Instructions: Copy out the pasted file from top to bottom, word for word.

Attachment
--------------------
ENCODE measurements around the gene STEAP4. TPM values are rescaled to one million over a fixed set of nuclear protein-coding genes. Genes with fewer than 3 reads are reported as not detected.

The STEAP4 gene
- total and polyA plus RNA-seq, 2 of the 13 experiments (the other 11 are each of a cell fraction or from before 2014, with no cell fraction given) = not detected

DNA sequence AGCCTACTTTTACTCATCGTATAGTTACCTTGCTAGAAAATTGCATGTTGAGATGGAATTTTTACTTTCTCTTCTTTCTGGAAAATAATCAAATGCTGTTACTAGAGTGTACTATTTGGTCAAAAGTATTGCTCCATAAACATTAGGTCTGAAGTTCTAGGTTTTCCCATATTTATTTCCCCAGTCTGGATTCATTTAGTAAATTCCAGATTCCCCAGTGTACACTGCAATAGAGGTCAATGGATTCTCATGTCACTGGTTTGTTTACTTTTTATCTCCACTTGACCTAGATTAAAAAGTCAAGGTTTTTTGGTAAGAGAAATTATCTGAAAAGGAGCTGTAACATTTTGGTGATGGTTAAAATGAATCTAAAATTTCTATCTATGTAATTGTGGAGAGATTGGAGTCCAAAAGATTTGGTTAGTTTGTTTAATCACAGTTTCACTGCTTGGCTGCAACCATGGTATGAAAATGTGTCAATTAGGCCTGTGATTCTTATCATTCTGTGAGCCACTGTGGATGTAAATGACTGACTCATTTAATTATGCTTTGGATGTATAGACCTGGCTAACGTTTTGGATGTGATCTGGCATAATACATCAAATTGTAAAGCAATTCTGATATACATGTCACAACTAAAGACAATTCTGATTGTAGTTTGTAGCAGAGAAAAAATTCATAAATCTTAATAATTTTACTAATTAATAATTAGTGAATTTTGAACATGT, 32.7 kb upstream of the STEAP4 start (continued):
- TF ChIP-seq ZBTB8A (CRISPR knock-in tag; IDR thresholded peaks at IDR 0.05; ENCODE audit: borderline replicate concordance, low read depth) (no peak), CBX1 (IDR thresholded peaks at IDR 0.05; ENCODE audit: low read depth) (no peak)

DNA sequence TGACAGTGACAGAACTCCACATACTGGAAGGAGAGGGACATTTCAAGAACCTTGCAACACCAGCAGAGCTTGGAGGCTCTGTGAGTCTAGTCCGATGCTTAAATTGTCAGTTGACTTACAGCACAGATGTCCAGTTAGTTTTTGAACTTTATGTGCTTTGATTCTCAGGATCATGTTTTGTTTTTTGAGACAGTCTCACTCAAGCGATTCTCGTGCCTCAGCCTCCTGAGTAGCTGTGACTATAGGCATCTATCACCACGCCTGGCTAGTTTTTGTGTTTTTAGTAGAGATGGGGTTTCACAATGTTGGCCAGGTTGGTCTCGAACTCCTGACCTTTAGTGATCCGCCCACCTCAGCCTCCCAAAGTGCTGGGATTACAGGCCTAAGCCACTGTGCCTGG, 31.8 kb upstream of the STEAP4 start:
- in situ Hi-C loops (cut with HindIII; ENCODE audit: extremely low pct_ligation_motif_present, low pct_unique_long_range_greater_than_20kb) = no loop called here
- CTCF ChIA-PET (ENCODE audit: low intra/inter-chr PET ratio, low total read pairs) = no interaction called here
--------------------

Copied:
ENCODE measurements around the gene STEAP4. TPM values are rescaled to one million over a fixed set of nuclear protein-coding genes. Genes with fewer than 3 reads are reported as not detected.

The STEAP4 gene
- total and polyA plus RNA-seq, 2 of the 13 experiments (the other 11 are each of a cell fraction or from before 2014, with no cell fraction given) = not detected

DNA sequence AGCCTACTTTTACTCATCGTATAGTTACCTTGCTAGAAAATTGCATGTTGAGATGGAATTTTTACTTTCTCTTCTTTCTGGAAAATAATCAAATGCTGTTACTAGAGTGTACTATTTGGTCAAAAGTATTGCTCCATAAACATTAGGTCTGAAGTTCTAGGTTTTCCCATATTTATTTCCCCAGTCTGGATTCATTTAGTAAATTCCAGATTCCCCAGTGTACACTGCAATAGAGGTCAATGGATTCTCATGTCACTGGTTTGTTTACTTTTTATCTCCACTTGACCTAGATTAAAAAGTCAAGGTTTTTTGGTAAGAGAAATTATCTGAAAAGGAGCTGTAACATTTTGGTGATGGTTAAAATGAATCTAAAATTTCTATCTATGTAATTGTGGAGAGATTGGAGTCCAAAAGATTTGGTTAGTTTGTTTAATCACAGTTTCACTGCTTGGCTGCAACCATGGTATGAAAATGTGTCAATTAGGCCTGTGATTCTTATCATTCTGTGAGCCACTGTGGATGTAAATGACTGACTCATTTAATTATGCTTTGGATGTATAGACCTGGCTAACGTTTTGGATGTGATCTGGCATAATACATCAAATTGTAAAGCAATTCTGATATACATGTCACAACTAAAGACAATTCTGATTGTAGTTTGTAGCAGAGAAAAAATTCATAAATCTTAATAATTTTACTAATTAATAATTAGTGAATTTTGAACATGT, 32.7 kb upstream of the STEAP4 start (continued):
- TF ChIP-seq ZBTB8A (CRISPR knock-in tag; IDR thresholded peaks at IDR 0.05; ENCODE audit: borderline replicate concordance, low read depth) (no peak), CBX1 (IDR thresholded peaks at IDR 0.05; ENCODE audit: low read depth) (no peak)

DNA sequence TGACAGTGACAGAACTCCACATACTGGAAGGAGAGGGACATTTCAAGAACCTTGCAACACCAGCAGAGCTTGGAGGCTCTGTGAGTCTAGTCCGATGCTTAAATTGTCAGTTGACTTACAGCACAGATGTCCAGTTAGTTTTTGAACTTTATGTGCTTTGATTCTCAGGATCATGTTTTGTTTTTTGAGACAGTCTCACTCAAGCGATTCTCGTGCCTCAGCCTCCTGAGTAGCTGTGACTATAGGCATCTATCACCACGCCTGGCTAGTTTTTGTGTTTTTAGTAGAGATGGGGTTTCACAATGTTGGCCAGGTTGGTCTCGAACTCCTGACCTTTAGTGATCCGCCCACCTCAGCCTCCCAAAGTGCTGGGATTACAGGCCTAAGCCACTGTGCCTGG, 31.8 kb upstream of the STEAP4 start:
- in situ Hi-C loops (cut with HindIII; ENCODE audit: extremely low pct_ligation_motif_present, low pct_unique_long_range_greater_than_20kb) = no loop called here
- CTCF ChIA-PET (ENCODE audit: low intra/inter-chr PET ratio, low total read pairs) = no interaction called here